As the United States Supreme Court emphasized nearly 20 years ago in N.A.A.C.P. v. Alabama (1958) 357 U.S. 449, 462 [2 L.Ed.2d 1488, 1499-1500, 78 S.Ct. 1163], the seminal decision in this field: "It is hardly a novel perception that compelled disclosure of affiliation with groups engaged in advocacy may constitute [an] effective . . . restraint on freedom of association . . . This Court has recognized the vital relationship between freedom to associate and privacy in one's associations. . . . Inviolability of privacy in group association may in many circumstances be indispensable to preservation of freedom of association, particularly where a group espouses dissident beliefs." (See, e.g., Bates v. Little Rock, supra, 361 U.S. 516, 523 [4 L.Ed.2d 480, 485]; Talley v. California (1960) 362 U.S. 60, 64-65 [4 L.Ed.2d 559, 562-563, 80 S.Ct. 536]; Huntley v. Public Util. Com. (1968) 69 Cal.2d 67, 72-73 [ 69 Cal.Rptr. 605, 442 P.2d 685].)
To support its claim that the present discovery order is not susceptible to constitutional challenge, defendant relies heavily on a federal district court decision, Independent Productions Corp. v. Loew's, Incorporated (S.D.N.Y. 1958) 22 F.R.D. 266, in which the court refused to recognize any First Amendment privilege to withhold information relating to political association. The Independent Productions decision, however, primarily rested on the district court's conclusion that the First Amendment did not "relate to the privilege of silence" (22 F.R.D. at p. 275), a proposition that was, of course, soon explicitly rejected by the United States Supreme Court in its subsequent decision in N.A.A.C.P. v. Alabama. In view of this most fundamental constitutional flaw, the Independent Productions decision clearly provides no proper constitutional guidance for the instant case.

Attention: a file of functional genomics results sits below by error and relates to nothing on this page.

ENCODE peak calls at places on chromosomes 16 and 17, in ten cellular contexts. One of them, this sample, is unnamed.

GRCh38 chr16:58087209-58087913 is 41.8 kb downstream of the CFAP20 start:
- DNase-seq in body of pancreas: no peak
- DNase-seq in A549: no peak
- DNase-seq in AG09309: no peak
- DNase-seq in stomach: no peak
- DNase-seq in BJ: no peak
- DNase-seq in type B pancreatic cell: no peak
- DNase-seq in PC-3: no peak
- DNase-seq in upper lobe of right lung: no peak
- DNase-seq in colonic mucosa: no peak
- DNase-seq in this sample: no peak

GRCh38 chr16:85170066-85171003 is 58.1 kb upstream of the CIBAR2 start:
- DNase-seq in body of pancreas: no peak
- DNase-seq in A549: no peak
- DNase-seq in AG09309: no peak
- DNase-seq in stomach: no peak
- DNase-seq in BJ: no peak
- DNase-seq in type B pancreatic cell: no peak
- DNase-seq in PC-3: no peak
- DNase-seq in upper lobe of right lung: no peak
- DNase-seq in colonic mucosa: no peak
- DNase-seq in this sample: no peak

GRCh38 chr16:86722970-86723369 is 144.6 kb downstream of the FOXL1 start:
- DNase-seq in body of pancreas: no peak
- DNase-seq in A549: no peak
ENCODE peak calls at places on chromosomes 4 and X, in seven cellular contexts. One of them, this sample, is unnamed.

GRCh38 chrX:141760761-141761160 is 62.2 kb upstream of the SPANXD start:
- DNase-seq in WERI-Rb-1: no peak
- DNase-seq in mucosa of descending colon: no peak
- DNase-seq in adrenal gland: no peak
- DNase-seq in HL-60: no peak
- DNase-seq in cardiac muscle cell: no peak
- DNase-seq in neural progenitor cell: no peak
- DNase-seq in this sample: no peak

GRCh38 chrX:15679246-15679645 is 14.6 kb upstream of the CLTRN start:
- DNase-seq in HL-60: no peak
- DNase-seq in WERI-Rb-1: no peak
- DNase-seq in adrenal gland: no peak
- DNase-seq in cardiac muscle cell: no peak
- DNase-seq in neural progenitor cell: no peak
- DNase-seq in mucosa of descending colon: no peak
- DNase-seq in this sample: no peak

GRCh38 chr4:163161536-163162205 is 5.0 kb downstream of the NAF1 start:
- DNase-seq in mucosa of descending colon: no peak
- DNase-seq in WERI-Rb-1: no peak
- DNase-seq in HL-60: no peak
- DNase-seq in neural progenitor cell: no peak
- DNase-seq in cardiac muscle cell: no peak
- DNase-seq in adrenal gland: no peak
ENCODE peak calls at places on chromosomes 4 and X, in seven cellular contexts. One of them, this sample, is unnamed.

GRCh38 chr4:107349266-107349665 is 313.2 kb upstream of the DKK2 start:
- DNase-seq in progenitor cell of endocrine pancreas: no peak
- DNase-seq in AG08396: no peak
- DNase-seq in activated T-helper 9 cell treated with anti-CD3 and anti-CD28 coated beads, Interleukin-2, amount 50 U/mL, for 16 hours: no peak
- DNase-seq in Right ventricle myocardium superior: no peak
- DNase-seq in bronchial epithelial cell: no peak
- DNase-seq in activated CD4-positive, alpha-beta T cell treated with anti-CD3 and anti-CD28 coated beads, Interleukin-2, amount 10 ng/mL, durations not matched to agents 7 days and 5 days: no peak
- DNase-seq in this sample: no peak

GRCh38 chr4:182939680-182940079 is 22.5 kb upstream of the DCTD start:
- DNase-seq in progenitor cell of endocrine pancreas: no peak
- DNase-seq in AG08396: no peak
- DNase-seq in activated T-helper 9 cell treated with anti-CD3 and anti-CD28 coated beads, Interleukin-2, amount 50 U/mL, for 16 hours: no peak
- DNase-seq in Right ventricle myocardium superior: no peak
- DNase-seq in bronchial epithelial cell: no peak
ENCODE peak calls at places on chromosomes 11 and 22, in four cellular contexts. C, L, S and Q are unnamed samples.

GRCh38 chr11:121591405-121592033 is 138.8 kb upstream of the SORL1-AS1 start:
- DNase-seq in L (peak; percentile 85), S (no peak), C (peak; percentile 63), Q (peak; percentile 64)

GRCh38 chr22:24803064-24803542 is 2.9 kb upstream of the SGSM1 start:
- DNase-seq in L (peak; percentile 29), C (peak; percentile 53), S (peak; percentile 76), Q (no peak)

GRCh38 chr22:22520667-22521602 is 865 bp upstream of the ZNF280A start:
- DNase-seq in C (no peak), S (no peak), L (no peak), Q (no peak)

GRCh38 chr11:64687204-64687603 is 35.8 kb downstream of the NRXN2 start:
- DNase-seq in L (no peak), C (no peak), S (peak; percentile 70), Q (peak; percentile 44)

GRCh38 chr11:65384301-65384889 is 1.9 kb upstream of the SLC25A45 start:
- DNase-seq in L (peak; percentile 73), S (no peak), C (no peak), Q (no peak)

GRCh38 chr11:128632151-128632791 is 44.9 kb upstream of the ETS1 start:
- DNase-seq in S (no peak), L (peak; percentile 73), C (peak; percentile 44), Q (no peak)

Similarly, the United States Supreme Court opinion in Branzburg v. Hayes (1972) 408 U.S. 665 [33 L.Ed.2d 626, 92 S.Ct. 2646], relied upon by defendant at oral argument, does not support the district's position. In Branzburg the court, in a five to four decision, held that the First Amendment did not provide a news reporter with a privilege to refuse to respond to a grand jury subpoena in a criminal proceeding, but Justice White's opinion for the majority was careful to point out that the decision did not affect the vitality of N.A.A.C.P. v. Alabama or its progeny (408 U.S. at p. 700 [33 L.Ed.2d at pp. 650-651]), and Justice Powell's concurring opinion emphasized that the holding did not alter traditional First Amendment principles in this area. (408 U.S. at pp. 709-710 [33 L.Ed.2d at pp. 655-656]. See also Saxbe v. Washington Post Co. (1974) 417 U.S. 843, 859-860 [41 L.Ed.2d 514, 525-526, 94 S.Ct. 2811] (dis. opn. by Powell, J.).) In Buckley v. Valeo (1976) 424 U.S. 1, 64-68 [46 L.Ed.2d 659, 713-716, 96 S.Ct. 612], a post- Branzburg decision, the Supreme Court emphatically reaffirmed the continuing validity of the N.A.A.C.P. v. Alabama line of decisions.
Defendant argues, however, that the NAACP decision and its progeny do not apply to the present case. Whereas the NAACP was a largely unpopular organization in Alabama in the late 1950's whose members were frequently subject to threats and physical violence, defendant emphasizes that plaintiffs have not demonstrated that the organizations in question here are similarly unpopular or that the revelation of their membership will expose individuals to comparable harm. In essence, defendant contends that the constitutional interest in associational privacy upheld in past decisions attaches only to members of dissident organizations and does not embrace those who choose to participate in organizations which may enjoy more general popularity.